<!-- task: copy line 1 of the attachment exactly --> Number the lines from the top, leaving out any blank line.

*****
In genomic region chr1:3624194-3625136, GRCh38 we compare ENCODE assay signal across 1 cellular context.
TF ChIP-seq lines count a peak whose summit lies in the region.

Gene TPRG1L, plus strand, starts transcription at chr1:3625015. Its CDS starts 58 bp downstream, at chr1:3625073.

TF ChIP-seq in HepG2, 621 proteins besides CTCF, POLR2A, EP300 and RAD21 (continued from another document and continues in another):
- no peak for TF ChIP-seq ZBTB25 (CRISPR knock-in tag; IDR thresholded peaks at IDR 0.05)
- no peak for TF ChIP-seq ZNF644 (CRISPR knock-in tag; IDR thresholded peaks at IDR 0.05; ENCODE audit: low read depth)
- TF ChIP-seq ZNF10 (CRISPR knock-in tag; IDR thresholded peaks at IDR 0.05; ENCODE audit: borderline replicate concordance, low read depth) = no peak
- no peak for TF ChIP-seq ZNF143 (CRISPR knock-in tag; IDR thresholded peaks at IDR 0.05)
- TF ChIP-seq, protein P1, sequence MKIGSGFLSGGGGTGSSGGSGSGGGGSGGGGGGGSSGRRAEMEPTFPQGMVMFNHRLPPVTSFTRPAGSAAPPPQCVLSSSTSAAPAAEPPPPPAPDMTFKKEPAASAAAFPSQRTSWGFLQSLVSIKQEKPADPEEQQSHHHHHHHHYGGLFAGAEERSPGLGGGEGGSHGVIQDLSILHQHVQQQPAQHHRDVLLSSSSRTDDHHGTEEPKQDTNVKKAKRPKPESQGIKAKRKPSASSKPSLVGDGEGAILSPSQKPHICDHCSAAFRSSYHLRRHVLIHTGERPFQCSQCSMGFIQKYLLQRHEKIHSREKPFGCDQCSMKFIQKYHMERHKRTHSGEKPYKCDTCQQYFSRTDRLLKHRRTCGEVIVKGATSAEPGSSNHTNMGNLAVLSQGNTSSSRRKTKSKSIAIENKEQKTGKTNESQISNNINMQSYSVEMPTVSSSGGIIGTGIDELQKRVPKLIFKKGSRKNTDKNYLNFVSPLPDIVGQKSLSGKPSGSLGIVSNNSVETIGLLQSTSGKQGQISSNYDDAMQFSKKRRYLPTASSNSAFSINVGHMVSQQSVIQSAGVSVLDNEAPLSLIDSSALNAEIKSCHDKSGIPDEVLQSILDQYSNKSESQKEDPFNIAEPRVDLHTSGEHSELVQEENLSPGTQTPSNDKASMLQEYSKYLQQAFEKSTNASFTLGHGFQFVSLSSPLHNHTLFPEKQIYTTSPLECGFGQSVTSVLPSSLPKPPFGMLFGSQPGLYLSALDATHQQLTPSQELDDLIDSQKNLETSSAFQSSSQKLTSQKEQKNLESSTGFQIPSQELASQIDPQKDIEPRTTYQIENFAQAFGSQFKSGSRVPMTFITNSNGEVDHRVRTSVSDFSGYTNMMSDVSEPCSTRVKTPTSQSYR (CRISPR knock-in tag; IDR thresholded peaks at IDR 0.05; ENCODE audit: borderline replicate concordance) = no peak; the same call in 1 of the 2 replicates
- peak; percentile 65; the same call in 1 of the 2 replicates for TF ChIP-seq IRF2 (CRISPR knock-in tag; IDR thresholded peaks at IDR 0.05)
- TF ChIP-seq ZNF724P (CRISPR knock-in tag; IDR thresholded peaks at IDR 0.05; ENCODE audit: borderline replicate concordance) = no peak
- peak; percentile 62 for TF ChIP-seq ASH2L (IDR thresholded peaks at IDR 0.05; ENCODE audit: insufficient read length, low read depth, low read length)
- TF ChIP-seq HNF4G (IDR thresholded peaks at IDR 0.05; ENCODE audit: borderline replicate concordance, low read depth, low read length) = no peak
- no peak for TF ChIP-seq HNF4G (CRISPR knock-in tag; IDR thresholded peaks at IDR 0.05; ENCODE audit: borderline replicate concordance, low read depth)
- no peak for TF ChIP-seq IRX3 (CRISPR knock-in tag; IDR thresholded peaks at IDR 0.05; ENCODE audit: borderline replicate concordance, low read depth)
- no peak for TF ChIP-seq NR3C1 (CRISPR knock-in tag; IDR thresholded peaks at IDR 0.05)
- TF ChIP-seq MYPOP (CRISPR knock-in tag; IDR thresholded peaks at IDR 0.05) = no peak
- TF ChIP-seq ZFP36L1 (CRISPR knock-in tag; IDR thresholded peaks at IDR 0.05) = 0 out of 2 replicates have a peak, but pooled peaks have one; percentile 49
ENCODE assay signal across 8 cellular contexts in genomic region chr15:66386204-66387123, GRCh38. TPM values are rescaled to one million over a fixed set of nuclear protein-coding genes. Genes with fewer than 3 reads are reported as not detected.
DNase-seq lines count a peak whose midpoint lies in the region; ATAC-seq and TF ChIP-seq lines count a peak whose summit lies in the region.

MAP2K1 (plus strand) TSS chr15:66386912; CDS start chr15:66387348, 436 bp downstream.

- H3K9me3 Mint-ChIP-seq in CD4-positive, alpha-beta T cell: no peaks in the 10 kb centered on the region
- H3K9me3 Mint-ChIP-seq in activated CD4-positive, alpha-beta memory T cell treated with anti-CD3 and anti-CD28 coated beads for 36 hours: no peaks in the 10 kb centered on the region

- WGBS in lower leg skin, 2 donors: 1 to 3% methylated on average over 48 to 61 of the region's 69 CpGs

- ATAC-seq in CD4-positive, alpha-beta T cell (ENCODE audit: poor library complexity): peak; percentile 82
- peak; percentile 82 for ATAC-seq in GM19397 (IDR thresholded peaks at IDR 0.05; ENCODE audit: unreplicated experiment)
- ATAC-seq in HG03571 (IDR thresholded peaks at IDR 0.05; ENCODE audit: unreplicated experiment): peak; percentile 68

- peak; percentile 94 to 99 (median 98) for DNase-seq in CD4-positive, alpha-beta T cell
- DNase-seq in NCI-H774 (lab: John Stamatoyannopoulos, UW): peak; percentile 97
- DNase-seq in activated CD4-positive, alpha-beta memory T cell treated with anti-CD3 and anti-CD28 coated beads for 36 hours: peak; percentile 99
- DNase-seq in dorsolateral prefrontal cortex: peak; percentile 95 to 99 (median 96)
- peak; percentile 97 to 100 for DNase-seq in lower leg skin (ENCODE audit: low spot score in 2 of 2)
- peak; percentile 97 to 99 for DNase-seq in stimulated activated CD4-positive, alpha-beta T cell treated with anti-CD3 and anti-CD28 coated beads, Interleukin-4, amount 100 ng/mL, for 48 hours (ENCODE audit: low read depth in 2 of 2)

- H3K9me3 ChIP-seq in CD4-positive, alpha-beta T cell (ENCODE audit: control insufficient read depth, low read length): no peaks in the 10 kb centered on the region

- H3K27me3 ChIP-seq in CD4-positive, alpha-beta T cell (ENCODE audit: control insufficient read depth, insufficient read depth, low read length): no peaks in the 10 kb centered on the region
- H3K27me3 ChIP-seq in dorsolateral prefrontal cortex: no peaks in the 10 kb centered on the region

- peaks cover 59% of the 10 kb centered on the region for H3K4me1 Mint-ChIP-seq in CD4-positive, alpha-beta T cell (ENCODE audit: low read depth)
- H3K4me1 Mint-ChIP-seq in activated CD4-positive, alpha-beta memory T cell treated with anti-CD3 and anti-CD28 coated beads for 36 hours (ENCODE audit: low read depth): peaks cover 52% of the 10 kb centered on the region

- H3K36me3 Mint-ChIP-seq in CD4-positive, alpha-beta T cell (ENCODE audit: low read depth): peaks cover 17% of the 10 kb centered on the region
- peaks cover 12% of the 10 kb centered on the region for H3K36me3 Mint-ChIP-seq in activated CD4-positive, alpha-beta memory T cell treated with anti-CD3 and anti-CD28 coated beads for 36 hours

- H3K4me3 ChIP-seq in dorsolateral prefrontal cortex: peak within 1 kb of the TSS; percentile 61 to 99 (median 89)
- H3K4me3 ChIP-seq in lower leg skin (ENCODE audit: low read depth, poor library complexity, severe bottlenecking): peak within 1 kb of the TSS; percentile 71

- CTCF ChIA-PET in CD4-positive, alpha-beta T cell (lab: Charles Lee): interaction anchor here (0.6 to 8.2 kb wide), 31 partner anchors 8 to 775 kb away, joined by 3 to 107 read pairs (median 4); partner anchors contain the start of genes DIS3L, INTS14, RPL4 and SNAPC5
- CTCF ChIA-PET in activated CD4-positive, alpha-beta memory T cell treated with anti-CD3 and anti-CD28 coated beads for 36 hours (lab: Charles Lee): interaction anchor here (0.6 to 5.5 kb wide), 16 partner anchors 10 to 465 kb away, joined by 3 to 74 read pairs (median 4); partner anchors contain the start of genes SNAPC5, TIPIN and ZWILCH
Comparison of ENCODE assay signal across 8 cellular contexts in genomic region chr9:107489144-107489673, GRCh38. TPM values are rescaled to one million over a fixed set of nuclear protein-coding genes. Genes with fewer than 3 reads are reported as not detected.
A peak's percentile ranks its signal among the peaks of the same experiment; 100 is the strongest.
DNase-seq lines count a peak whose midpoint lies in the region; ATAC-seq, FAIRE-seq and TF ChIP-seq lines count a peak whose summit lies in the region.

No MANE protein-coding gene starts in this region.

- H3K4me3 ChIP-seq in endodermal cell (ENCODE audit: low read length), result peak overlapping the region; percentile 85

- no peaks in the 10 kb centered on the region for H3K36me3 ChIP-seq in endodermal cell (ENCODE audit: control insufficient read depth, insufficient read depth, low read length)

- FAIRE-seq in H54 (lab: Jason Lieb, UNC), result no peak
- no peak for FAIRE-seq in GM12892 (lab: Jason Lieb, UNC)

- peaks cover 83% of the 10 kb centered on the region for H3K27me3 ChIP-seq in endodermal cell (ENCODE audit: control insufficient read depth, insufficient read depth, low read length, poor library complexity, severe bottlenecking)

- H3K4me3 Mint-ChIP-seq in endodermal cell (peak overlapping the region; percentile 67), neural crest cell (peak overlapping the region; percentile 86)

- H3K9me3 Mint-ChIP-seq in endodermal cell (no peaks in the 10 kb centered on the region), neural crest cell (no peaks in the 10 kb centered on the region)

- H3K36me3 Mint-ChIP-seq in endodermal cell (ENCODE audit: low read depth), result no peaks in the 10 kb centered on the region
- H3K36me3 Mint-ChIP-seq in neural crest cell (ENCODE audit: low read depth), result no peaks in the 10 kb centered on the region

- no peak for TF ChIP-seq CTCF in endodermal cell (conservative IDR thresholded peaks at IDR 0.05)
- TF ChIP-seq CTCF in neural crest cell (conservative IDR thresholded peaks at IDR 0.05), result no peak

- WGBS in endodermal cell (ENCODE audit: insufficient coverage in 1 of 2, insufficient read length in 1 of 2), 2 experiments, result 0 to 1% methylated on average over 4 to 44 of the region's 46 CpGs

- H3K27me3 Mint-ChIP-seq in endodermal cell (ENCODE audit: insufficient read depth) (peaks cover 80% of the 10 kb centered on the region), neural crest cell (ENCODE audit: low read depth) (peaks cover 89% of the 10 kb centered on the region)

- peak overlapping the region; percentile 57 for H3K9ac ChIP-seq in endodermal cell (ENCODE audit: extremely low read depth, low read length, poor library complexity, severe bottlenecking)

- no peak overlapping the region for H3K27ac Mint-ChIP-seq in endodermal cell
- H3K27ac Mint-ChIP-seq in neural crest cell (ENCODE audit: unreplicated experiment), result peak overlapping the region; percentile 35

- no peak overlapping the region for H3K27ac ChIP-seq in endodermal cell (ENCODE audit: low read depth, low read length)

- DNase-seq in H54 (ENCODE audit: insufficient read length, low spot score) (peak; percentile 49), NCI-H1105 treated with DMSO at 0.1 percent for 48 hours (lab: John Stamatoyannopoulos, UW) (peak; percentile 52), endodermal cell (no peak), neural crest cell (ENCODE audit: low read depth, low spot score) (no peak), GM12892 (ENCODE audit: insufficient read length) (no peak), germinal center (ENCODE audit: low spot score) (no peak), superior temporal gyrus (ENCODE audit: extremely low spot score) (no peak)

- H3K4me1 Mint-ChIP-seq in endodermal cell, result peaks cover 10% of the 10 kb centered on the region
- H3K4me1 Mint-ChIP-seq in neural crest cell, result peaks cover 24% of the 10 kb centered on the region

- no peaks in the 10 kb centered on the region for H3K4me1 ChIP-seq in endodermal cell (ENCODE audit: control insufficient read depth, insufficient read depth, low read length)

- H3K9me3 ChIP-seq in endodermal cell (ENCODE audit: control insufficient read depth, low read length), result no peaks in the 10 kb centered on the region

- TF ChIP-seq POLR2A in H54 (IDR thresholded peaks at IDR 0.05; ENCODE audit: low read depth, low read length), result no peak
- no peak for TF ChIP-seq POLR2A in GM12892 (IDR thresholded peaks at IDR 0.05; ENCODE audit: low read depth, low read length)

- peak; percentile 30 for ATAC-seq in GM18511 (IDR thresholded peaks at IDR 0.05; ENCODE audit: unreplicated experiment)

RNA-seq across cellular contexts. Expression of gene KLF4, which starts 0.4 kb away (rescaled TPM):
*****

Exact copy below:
In genomic region chr1:3624194-3625136, GRCh38 we compare ENCODE assay signal across 1 cellular context.